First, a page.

LETTERS HOME by Harry S. Truman


Email this review


More HST letters? From his travels, says Truman-maven Poen--adding that he's also put in other, newly-found oddments. (One, a highschool essay, avows that ""courage is not in always facing the foe but in taking care of those at home."") However, most letters are (or were) written by people away from home--and this collection turns out to be more-or-less a miniature version of Dear Bess: letters--many also to Bess, others to Margaret and other relatives--that Truman wrote from the farm in Grandview, from the Army during WW I, from Washington as a senator, from the campaign trail, from the White House. One of the stirring Dear Bess courtship letters is included (""My luck should surely change""); otherwise, that episode is sparsely represented. From France--a considerable group--we hear about HST's stay at ""a real chateau,"" his nervousness and pride on becoming a battery commander, his postwar preference for following a ""mule down a corn row or [being] a congressman or something where I can cuss colonels and generals to my heart's content."" Thereafter, the pickings are meager--mostly cozy letters to Margaret (describing a place-setting or a room, encouraging her in her music and schoolwork)--until well into Truman's second senatorial term and his fighting chairmanship of the Committee on Defense Spending. Then, visiting the Army-occupied Stevens Hotel in Chicago: ""I never thought I'd make a B[rigadier] G[eneral] step around like that one did."" The presidency? To Margaret, en route to and at Potsdam: puzzlement as to ""why admirals had to be rear""; enumeration of toasts at Stalin's banquet; first word of Attlee and Bevin--""sourpusses."" And, before her 1951 audience with the Pope: ""Just be the great daughter that you are of a Missouri farmer, Grand Master of Masons, and Roger Williams Baptist."" Poen's connecting notes, nearly a third of the text, have some interest too (e.g., an exchange between HST and Dean Acheson re MacArthur); but all of this--characteristic or flavorful or everyday--suffers from the over-publication of Truman ephemera (and the prior skimming-off of choice items).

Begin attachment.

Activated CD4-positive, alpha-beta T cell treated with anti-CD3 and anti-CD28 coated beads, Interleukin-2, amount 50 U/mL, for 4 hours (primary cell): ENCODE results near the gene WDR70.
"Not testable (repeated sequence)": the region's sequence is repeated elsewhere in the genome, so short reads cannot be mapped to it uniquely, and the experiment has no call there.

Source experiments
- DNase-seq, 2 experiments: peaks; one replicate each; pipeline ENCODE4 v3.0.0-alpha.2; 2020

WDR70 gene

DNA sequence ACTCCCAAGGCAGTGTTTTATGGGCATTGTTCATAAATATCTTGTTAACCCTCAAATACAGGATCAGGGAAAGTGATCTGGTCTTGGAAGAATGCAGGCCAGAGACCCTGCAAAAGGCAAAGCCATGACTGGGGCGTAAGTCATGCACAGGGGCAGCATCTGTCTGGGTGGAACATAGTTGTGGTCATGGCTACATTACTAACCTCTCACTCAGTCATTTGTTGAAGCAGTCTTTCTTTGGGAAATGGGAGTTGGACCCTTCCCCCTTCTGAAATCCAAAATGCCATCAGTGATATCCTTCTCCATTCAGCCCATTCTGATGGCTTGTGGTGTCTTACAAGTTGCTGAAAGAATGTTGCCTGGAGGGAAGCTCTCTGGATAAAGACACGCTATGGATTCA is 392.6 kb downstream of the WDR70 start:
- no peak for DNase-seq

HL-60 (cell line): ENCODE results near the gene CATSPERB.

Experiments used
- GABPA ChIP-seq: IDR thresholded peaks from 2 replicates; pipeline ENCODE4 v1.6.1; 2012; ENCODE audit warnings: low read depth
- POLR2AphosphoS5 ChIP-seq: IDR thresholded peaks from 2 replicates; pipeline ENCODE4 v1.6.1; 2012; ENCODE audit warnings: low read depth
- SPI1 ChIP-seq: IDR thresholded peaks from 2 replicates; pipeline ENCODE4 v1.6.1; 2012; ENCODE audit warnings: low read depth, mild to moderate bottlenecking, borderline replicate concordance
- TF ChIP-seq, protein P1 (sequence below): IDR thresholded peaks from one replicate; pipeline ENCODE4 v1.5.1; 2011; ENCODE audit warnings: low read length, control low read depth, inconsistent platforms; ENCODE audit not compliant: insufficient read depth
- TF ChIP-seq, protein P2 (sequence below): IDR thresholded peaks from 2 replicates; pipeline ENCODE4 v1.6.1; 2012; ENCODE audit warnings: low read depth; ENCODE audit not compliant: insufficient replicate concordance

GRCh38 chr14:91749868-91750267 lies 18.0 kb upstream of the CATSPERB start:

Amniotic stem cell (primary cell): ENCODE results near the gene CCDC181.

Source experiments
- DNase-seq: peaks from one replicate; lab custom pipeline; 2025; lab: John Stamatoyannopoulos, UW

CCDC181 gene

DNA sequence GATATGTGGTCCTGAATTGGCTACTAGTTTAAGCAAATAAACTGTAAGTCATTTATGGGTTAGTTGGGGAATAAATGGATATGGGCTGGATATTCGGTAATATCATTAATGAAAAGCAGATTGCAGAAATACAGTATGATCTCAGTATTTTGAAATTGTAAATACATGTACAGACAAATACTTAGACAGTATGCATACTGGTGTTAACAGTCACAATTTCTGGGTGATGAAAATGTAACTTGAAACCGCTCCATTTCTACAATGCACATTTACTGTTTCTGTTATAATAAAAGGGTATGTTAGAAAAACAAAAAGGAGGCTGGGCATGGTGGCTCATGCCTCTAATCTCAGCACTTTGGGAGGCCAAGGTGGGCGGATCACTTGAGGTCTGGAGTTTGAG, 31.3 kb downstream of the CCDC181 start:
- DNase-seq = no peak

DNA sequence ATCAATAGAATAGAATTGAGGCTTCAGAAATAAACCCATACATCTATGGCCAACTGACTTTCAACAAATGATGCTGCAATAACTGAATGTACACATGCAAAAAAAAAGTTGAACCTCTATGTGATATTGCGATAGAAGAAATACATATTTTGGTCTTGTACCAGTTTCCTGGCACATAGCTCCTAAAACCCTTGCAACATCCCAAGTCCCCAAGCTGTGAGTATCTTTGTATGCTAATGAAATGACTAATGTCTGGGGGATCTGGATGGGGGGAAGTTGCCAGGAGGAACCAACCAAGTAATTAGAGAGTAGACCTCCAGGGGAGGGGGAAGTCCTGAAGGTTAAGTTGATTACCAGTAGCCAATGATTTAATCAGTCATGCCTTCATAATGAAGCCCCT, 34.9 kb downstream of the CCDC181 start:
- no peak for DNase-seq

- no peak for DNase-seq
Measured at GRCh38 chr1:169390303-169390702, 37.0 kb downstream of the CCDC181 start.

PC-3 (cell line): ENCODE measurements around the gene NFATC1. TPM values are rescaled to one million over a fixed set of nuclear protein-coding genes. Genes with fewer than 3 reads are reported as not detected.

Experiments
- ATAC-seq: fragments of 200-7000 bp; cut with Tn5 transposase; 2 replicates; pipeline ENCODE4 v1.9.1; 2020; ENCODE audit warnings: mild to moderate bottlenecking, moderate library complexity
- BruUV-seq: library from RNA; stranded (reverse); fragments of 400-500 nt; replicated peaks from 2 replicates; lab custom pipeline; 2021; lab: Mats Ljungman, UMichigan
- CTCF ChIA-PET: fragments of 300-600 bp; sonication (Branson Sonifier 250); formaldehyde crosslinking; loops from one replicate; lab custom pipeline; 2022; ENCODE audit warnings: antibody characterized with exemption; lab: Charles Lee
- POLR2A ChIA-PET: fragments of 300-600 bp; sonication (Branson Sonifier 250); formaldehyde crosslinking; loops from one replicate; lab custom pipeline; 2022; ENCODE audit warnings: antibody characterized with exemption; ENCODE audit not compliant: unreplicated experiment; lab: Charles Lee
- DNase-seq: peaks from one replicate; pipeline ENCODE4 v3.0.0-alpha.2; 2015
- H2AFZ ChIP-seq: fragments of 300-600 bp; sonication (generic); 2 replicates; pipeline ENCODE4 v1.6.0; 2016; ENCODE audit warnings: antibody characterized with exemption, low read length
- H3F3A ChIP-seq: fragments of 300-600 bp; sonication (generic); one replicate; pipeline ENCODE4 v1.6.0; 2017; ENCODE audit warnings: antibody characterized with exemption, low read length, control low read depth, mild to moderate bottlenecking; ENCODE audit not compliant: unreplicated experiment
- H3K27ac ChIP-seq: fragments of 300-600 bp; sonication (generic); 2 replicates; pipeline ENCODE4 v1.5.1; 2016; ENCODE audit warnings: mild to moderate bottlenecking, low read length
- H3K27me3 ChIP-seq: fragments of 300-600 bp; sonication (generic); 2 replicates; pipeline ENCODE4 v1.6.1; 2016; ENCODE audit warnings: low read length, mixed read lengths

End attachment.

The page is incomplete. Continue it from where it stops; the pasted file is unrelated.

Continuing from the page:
Pub Date: March 22nd, 1984
Publisher: Times Books